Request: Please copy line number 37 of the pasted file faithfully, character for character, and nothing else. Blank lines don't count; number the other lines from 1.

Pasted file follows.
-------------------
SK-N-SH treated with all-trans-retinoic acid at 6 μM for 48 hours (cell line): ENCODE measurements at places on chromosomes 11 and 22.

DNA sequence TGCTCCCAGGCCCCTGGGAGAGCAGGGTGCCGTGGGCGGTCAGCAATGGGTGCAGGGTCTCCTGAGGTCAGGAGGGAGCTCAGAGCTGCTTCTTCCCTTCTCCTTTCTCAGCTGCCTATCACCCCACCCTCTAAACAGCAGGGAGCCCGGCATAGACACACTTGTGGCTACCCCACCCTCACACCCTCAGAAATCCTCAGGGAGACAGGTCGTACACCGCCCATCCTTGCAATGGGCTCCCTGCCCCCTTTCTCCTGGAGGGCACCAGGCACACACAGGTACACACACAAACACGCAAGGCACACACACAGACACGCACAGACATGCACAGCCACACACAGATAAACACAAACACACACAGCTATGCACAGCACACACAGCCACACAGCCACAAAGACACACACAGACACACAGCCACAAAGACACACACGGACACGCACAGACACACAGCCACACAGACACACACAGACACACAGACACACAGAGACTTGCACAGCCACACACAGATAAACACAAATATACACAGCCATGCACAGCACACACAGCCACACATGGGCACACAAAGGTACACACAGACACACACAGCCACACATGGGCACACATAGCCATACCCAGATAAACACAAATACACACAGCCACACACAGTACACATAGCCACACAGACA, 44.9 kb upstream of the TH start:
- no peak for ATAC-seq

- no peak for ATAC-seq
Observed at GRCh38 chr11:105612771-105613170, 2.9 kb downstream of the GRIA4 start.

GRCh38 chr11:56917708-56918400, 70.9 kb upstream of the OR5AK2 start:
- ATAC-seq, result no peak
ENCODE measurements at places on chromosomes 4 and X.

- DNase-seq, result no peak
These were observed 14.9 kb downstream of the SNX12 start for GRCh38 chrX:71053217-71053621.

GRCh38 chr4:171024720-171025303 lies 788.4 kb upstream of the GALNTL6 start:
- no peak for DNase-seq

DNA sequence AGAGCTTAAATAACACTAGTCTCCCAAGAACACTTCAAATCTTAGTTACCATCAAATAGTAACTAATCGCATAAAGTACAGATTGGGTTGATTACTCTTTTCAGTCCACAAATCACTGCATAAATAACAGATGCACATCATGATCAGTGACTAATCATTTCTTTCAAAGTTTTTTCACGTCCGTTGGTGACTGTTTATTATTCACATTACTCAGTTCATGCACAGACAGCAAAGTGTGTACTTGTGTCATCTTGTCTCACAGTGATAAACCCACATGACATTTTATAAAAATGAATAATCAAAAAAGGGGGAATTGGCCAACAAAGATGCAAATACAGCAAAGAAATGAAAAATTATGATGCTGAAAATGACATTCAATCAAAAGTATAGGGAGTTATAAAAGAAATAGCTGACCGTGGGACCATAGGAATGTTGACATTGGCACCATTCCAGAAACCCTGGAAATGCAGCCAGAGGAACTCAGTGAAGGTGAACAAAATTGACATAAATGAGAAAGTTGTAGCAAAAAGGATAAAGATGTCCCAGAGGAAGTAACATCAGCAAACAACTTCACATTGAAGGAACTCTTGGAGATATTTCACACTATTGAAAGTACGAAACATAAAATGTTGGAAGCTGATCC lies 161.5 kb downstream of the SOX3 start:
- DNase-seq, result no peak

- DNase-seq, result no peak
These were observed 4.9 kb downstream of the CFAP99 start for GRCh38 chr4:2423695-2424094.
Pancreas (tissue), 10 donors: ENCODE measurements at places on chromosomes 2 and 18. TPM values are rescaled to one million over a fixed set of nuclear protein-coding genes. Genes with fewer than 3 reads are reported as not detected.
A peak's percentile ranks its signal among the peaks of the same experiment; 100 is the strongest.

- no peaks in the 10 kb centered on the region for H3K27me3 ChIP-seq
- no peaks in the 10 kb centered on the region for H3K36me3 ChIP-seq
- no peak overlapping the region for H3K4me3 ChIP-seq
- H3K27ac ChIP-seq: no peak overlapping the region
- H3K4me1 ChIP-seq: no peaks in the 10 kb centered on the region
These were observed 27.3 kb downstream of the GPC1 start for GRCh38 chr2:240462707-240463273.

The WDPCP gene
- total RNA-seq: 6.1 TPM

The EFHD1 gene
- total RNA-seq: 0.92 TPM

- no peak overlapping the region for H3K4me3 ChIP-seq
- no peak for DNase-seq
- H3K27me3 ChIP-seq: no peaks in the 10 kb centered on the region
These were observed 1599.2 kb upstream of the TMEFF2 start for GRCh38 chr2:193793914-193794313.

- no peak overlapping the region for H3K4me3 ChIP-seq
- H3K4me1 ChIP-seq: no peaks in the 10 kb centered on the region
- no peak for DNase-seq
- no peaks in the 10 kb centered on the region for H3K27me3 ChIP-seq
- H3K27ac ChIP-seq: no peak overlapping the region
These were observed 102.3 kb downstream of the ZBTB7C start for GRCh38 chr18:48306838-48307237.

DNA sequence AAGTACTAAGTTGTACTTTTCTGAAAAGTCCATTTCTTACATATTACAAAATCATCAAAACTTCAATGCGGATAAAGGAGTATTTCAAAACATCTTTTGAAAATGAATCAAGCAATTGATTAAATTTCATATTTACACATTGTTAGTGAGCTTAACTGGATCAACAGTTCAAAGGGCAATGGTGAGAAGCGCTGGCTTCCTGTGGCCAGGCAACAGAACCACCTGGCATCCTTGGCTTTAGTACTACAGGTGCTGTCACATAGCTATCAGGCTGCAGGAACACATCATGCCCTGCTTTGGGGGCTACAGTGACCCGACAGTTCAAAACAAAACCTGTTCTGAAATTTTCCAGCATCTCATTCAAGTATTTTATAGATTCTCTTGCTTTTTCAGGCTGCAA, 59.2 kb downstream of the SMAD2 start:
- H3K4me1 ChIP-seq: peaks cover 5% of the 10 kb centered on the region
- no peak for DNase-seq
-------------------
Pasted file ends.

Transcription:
- H3K27ac ChIP-seq: no peak overlapping the region